You may also want to listen to the song from Keith and Kristyn Getty, By Faith.

© John G. Mason

‘Jesus’ Prayer: (1) Glorify’

‘Never Alone!’

One of the ironies of today’s highly connected world is the personal isolation that many feel. Indeed, an extreme sense of personal isolation can lead to despair and even suicide.

And there are times when a sense of isolation can overwhelm God’s people: prayer is difficult, and any talk of joy and peace seems empty. God feels more like a distant relative than a heavenly Father.

Psalm 42 begins: As a deer longs for flowing streams, so my soul longs for you, O God. My soul thirsts for God, for the living God. When shall I come and behold the face of God?

My tears have been my food day and night, he continues, while people say to me continually, “Where is your God?” (42:3).

The writer of Psalms 42 and 43, removed from his home city of Jerusalem and the temple, asks three times, Why are you cast down, O my soul, and why are you so disquieted within me? (42:5,11; 43:5).

Alone. The psalmist felt he had no-one to confide in. Indeed, those around him taunted: ‘where is your God?’ It’s easy to trust God in the security of a good home and church. But now the song writer who seems to have led the Temple worship was alone, without personal encouragement and emotional support. Loneliness can make us feel distressed. We are social creatures made for personal relationships, and when we lose our support networks it can really impact us.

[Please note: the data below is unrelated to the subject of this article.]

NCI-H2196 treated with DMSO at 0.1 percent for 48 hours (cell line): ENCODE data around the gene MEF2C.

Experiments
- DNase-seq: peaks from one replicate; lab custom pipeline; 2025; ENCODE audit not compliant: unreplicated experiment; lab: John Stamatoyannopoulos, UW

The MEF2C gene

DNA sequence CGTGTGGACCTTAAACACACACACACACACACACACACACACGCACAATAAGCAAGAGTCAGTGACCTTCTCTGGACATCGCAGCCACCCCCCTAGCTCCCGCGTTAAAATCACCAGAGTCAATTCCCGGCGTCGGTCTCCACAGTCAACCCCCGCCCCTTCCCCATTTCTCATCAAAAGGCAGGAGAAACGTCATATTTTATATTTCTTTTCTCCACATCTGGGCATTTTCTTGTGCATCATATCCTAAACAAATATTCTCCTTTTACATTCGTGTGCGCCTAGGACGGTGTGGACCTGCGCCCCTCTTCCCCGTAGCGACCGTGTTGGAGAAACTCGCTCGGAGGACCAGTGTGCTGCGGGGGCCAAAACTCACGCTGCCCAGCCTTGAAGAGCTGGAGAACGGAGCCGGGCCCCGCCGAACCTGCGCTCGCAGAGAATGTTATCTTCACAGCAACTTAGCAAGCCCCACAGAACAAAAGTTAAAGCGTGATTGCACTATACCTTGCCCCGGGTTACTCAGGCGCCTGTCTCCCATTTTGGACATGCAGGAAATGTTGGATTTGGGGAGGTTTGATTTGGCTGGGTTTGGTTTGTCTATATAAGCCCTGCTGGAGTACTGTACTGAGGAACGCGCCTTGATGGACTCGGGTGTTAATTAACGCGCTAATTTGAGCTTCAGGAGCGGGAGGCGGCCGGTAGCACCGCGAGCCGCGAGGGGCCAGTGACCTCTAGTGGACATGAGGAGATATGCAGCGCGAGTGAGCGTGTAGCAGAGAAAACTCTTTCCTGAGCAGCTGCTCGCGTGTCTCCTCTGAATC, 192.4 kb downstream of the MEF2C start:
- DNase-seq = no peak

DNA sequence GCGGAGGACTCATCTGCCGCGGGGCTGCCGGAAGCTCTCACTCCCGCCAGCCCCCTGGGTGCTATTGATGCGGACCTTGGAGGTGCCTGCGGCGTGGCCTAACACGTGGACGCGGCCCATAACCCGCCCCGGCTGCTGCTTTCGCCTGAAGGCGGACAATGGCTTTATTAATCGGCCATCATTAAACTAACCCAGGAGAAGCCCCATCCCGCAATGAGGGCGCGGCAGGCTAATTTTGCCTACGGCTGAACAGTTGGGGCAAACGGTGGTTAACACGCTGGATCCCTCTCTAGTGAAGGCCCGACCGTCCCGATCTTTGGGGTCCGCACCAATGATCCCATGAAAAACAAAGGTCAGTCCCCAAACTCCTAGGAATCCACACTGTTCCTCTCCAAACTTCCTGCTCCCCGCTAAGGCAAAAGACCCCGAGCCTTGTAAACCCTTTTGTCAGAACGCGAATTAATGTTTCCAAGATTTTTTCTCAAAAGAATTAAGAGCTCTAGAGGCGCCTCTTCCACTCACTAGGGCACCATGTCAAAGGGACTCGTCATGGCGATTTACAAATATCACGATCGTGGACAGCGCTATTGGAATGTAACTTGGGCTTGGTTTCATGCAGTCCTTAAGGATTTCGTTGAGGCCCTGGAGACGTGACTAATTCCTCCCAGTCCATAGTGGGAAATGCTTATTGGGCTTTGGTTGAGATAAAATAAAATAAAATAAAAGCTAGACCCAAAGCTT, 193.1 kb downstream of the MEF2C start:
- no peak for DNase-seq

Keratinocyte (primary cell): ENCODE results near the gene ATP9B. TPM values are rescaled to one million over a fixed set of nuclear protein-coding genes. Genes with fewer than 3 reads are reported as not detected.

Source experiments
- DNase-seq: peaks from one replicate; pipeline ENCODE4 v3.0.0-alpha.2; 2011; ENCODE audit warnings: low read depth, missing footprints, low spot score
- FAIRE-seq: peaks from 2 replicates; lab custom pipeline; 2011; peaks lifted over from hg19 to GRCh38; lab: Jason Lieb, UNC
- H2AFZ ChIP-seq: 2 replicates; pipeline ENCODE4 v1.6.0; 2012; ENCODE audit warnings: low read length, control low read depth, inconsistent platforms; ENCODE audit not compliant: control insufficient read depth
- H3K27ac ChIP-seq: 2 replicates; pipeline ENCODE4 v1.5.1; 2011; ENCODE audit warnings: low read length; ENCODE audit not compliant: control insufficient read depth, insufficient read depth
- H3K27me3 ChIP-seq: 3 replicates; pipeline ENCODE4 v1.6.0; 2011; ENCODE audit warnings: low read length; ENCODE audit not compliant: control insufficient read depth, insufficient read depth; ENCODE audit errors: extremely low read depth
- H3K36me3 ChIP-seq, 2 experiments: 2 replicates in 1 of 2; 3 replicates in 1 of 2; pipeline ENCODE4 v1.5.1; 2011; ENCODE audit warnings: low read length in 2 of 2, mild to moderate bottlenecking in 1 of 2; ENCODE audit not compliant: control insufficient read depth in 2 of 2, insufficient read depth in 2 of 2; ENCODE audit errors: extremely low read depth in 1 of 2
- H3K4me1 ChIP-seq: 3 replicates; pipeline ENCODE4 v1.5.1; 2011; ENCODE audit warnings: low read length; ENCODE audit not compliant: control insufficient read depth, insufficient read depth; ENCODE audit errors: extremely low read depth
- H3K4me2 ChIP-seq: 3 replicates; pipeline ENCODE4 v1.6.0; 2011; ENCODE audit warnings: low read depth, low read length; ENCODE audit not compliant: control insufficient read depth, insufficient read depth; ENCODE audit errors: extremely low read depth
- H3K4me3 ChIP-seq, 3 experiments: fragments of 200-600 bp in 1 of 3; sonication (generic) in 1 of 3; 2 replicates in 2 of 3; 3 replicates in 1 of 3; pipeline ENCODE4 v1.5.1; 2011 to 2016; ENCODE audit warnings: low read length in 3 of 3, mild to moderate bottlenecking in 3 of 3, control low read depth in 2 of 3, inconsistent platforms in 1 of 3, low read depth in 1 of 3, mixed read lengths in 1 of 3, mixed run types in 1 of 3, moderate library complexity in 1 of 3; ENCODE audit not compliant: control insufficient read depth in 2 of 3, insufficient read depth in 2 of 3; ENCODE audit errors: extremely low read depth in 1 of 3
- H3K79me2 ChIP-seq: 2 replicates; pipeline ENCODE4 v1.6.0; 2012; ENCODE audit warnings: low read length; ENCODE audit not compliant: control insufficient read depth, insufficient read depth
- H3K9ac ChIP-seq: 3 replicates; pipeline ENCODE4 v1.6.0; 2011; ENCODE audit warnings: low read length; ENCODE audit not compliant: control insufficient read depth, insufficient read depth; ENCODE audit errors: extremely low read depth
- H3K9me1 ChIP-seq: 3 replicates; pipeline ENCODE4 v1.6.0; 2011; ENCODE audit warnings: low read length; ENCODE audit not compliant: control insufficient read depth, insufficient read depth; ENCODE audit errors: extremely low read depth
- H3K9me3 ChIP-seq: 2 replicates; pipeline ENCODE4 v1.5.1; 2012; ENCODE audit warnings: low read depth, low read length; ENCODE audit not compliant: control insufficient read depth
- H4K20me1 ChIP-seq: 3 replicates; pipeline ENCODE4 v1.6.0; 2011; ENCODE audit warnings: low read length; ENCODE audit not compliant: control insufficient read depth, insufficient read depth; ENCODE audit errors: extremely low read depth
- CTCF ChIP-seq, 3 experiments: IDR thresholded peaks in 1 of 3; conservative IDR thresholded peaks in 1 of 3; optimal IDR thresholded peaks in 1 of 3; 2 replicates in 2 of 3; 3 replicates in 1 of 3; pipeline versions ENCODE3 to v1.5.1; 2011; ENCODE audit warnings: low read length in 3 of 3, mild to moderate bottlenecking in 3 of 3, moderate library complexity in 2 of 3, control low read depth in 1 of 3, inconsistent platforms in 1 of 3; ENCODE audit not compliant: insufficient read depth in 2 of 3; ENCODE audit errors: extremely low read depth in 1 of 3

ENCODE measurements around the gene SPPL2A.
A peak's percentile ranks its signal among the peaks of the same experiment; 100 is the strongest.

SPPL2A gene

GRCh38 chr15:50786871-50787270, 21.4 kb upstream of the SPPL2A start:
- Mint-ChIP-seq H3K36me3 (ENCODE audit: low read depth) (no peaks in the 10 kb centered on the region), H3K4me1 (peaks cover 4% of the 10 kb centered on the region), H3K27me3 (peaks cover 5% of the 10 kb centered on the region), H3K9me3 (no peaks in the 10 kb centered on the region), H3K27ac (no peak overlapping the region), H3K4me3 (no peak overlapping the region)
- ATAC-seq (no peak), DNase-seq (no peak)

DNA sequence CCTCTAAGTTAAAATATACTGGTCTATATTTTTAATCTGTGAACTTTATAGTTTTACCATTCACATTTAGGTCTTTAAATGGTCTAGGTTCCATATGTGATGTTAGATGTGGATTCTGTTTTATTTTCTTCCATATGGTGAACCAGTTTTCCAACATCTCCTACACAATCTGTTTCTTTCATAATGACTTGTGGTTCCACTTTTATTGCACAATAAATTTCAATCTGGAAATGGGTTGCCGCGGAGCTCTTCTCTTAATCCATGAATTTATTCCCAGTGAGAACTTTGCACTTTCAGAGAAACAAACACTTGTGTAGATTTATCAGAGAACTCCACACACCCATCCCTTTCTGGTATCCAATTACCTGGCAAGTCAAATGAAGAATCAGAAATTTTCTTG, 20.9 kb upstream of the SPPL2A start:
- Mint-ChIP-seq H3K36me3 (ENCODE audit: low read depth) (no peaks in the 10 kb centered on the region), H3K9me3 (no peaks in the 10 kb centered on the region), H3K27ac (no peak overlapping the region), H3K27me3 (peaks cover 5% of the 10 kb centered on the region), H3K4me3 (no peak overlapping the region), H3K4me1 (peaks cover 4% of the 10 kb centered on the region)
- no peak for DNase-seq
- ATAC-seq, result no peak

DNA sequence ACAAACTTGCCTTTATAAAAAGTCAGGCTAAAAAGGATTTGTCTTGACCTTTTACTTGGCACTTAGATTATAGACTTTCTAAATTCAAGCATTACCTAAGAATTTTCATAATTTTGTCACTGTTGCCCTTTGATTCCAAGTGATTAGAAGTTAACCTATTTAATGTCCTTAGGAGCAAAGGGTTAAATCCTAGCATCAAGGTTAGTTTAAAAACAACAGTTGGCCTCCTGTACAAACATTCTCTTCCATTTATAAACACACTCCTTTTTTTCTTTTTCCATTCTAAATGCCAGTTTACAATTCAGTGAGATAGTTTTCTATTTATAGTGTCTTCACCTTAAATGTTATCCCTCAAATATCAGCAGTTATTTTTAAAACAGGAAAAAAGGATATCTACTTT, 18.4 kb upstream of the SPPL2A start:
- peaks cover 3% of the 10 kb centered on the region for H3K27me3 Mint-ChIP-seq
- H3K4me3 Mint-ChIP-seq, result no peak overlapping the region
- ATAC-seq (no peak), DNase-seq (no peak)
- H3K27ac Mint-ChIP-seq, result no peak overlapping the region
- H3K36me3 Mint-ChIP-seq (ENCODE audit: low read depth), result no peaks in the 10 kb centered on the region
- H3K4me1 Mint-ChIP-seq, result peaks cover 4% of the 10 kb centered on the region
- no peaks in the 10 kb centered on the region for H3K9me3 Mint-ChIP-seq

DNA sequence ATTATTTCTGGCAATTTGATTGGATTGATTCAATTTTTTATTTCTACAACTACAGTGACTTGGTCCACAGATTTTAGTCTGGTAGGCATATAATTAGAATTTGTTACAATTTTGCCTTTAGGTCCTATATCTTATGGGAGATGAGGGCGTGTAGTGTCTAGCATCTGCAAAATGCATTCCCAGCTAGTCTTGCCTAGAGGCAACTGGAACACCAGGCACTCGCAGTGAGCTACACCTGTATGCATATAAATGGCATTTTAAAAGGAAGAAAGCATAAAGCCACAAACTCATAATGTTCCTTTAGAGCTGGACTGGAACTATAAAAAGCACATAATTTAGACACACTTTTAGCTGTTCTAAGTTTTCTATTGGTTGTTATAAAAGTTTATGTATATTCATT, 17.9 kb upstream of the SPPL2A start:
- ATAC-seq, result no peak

He also experienced physical isolation: These things I remember, as I pour out my soul: how I went with the throng, and led them in procession to the house of God, with glad shouts and songs of thanksgiving, a multitude keeping festival (42:4). We sense his grief for the time he was part of a joyful throng. Now he was alone.

It doesn’t take much imagination to see how separation might lead to loneliness. Even in the large cities of the world people can experience personal isolation.

Disturbed and downcast the psalm-writer lacked energy; he felt anxious and overwhelmed: Deep calls to deep at the thunder of your waterfalls; all your waves and your billows have gone over me, he writes (42:7).

He felt alone from God: I say to God, my rock, “Why have you forgotten me? Why must I walk about mournfully because the enemy oppresses me?” (42:9). Torn with a sense of loss, he was like a jilted lover or a widow grieving for her husband.